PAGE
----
I'm not sure how I feel about her need to go to school. A bit inadequate, maybe? I thought I was providing her with a stimulating happy environment, but it doesn't seem to be enough.
She wants to be around other children. But mostly, I suspect that she imagines 'school' to be this fun place where her brother and sisters hang out together all day with other friends, playing to their hearts' content.
Yesterday morning she awoke determined to go to school with them. A tantrum ensued.
Now, you have to understand that when this happens, one can either ignore it (and the million demands that are made while she is screaming and ranting), or one can play along and indulge her demands. Both instances could result in 3-hour long screaming sessions. In fact, in the former case, one is more or less guaranteed a 3-hour long screaming session, followed by a really bad mood, which inevitably results in another tantrum soon thereafter.
Contrary to the beliefs of many, simply ignoring her does not teach her a lesson. It ups the frustration levels - hers and mine. She is stubborn. She does not simply get over it after a while, as many have suggested she will. Ignoring her generates a snowball effect of frustration, anger, screaming and ranting. It has never made the situation better.
Indulging her, on the other hand, too could result in her hissy fit continuing for a very long time (usually not 3 hours long though). But sometimes, showing her a happy, positive, co-operative attitude actually serves to mellow her down. She is also easier to distract and I find it easier to divert her attention to something, which will make her happier.
So after 45 minutes of me attending to/ at least acknowleging her needs, she usually feels less frustrated and 'rebellious'. Often, upon me complying with a request she makes during these tirades, she eventually responds with ''Thank you mommy'' and everything is over (though this could continue for an hour as well). However, she is almost always in a better mood than after she's been ''cried out'' after 3 hours, as I've often been advised to let her do.
So, getting back to yesterday morning, when she cried to go to school. Let me start by saying that these are not the lengths to which we typically go to pacify her. Yesterday was an extreme case.
We knew that by them (Mo and the kids) leaving her behind, we (Aisha and I) would, very likely suffer an intensely miserable morning at home. Taking her with and bringing her back home after dropping them off at school, on the other hand, could possibly pacify her. It provided many more opportunities to distract her.
She insisted upon getting dressed, packing her school bag, brushing her hair and wanted a packed lunch.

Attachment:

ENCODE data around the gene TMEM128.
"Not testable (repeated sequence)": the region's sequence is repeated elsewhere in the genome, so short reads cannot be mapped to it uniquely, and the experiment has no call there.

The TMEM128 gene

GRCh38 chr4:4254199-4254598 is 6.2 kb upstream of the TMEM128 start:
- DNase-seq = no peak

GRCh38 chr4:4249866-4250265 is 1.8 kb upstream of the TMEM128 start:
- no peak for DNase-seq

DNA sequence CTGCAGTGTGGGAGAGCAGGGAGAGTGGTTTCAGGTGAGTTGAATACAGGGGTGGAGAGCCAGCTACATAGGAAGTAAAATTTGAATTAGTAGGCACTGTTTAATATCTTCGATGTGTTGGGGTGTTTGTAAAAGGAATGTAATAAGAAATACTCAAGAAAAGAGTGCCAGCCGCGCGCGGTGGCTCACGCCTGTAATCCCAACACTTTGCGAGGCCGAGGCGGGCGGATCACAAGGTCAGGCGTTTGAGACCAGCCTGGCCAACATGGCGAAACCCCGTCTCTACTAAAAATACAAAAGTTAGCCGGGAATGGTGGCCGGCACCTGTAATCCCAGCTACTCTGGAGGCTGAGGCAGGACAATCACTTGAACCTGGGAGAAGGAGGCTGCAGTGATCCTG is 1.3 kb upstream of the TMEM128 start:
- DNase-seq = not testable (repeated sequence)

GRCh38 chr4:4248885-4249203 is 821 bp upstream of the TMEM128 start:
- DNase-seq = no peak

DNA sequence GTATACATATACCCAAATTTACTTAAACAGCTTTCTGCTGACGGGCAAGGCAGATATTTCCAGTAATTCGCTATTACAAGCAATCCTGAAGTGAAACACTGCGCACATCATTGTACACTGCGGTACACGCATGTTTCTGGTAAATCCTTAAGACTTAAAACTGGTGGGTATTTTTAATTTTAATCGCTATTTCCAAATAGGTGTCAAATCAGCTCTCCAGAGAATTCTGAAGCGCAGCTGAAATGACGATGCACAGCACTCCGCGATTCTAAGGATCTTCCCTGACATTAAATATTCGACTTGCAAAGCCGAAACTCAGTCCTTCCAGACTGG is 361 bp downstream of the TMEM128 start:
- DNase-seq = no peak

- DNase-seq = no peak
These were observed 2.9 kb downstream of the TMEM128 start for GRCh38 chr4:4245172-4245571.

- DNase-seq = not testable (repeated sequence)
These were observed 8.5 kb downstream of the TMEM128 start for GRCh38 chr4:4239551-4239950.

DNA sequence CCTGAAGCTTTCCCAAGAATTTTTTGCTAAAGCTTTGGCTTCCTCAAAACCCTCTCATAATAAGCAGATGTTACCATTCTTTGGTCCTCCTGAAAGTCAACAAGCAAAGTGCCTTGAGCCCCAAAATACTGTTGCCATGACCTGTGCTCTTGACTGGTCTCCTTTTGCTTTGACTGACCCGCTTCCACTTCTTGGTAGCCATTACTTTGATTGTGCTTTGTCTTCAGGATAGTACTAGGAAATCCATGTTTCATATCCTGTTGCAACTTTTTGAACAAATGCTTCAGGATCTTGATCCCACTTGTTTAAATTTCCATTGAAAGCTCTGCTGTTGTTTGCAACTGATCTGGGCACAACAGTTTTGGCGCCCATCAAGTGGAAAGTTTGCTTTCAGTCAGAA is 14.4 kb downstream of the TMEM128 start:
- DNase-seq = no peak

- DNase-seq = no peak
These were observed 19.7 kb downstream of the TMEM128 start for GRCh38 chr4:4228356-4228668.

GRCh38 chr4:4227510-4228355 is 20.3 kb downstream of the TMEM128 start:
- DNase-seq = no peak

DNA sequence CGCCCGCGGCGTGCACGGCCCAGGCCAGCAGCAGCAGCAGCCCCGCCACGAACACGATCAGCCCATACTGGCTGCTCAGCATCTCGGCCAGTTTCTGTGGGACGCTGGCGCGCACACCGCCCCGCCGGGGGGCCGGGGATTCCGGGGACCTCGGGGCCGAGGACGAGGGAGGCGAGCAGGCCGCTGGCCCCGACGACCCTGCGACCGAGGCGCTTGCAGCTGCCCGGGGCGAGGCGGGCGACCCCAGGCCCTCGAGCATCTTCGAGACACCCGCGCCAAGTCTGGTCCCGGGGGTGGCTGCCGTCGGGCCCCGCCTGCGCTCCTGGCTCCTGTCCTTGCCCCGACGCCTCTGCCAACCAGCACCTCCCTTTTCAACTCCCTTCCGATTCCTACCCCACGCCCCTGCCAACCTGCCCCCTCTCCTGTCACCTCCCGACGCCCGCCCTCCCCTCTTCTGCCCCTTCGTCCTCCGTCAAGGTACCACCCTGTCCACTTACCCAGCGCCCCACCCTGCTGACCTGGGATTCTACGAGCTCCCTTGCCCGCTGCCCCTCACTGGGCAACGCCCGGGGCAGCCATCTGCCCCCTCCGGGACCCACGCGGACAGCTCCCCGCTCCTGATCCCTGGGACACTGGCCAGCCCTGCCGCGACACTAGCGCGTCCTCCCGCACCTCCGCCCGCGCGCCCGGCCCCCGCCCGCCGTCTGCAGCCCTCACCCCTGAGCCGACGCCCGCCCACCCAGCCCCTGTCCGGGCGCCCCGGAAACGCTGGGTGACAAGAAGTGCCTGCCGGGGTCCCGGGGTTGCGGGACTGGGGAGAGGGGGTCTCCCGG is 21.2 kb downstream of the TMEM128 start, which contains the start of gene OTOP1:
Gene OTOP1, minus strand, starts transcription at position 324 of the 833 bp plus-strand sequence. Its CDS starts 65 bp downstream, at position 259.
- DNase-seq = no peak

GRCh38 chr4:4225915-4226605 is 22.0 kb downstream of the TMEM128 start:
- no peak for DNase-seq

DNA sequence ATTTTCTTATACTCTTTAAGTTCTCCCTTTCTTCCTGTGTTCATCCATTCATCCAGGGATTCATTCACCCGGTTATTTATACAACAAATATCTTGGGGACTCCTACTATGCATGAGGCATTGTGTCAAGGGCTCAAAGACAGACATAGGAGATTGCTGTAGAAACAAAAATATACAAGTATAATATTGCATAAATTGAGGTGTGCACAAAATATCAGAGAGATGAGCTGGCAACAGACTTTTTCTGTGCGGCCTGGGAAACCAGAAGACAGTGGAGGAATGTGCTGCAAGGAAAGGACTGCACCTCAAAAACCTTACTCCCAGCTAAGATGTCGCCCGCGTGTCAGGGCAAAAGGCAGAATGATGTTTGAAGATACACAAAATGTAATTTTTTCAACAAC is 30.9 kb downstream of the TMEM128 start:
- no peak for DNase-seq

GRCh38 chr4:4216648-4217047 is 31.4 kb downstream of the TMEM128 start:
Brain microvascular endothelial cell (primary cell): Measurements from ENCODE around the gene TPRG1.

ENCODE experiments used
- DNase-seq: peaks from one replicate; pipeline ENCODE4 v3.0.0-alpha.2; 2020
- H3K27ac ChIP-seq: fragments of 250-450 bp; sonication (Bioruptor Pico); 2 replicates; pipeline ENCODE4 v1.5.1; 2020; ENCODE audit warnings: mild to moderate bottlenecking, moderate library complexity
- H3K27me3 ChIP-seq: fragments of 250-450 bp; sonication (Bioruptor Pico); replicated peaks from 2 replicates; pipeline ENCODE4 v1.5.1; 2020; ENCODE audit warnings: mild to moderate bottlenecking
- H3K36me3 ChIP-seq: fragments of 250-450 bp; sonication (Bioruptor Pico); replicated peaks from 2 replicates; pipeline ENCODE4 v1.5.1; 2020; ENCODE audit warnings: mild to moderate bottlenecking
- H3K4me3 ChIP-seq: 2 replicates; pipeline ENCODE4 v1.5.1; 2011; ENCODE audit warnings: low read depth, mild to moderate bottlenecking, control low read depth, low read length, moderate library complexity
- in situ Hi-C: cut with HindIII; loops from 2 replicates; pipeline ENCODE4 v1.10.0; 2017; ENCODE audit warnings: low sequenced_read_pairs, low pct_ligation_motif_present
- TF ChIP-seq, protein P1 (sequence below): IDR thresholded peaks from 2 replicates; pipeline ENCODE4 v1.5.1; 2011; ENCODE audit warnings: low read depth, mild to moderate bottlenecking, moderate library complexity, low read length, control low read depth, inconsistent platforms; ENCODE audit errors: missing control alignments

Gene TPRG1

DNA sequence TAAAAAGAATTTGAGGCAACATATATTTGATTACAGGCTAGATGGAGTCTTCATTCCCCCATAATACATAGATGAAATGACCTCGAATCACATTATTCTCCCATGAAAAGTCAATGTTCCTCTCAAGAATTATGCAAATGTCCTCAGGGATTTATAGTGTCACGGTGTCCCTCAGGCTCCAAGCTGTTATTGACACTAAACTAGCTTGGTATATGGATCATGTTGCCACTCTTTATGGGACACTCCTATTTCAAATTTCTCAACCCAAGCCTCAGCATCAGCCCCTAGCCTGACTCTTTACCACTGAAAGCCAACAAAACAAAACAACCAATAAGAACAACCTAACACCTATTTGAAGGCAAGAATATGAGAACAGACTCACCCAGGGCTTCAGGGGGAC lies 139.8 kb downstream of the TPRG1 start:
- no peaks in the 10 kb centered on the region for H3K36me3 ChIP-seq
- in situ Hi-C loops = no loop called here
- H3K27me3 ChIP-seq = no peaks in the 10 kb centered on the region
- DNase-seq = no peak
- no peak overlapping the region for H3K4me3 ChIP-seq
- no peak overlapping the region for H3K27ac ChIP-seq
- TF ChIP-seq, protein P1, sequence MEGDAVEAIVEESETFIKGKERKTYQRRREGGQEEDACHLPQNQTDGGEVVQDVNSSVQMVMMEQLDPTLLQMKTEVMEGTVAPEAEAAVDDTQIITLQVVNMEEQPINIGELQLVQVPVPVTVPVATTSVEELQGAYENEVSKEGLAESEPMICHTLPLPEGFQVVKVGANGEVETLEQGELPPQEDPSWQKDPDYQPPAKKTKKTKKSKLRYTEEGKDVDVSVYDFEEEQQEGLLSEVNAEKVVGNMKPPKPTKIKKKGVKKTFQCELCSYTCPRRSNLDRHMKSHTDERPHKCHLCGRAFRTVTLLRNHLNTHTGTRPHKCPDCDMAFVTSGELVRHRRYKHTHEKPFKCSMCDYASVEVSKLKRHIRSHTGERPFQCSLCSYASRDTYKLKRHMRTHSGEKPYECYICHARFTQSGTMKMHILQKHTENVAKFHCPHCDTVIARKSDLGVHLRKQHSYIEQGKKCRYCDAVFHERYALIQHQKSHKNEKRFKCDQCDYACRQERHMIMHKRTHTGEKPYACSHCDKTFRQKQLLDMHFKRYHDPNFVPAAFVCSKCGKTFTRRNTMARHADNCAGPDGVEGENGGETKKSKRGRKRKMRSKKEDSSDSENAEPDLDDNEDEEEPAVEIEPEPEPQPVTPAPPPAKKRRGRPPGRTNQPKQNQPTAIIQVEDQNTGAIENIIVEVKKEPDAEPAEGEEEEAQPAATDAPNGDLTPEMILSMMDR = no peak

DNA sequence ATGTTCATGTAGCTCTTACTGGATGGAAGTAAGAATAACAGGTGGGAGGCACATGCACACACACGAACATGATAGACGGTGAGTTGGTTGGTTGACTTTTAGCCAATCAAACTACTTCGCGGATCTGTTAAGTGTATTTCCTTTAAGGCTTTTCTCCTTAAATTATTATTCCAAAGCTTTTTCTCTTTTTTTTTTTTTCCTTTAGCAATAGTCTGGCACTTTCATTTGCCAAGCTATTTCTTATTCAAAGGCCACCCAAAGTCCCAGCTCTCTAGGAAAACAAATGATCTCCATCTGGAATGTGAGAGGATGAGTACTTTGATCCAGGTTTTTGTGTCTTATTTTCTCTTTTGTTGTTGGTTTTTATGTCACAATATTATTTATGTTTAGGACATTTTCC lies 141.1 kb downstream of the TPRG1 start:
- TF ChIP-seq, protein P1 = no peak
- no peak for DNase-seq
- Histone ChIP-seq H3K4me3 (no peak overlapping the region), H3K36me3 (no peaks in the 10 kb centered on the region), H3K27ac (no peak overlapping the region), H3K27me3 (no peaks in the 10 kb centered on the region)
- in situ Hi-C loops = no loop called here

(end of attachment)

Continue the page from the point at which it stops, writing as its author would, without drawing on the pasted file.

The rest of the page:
She partook in all the before-school rituals with the older kids. Like this one, where they spend time in the garden and feed the fish.
So off we went. We did not know what she expected, but suspected that she thought she was going to their school with them. We were right - as soon as they got out of the car, she immediately became teary.
As usual Nuha (7) ran to the one end of the schoolyard to wave to Mo as he drove past. This time he slowed down and rolled down Aisha's window to enable her to wave to her older sister. Bad move - she then started to cry.
''I love Nuha, '' she sniffed pitifully.
And then added, ''I want to go to school''.
|Driving away from her brother and sisters' school - very sad and teary|
Fortunately the creche/daycare/kindergarten in which we are planning to enrol her next year is situated on the way from the kids' school. So we decided to humour her (and test her response) by taking her to her school. She was excited.
Until we arrived outside the school and she realised that I would not be spending the day there with her ( in this staged scenario).
Once again she became teary. She looked really afraid. By this time, I was keen to find out what I will be facing come January next year, so I asked Mo to take her inside - just to take a look around (and again, to test her reaction).
Fortunately our other three kids had all attended this daycare, so the principal was more than happy to indulge our insanity. She took them to meet the teacher in whose class Aisha will be next year.
According to Mo, Aisha refused to lift her head from his shoulder or to make eye contact with the teacher.
But our mission had been accomplished. She had been to school. Funnily enough, her account of the experience was very different to what Mo recalled. She later told her brother and sisters that she had been to school, seen her fwiends and had had so much fun!
Later we headed off to McDonalds, where Mo and I rewarded ourselves with a greasy breakfast, for being clever enough to outwit a 2 year old and averting a tantrum.
Though come to think of it, she had insisted upon being taken to school, which she then was. So, in actual fact, she had accomplished exactly what she'd wanted - simply by intimidating the heck out of her chumpish parents.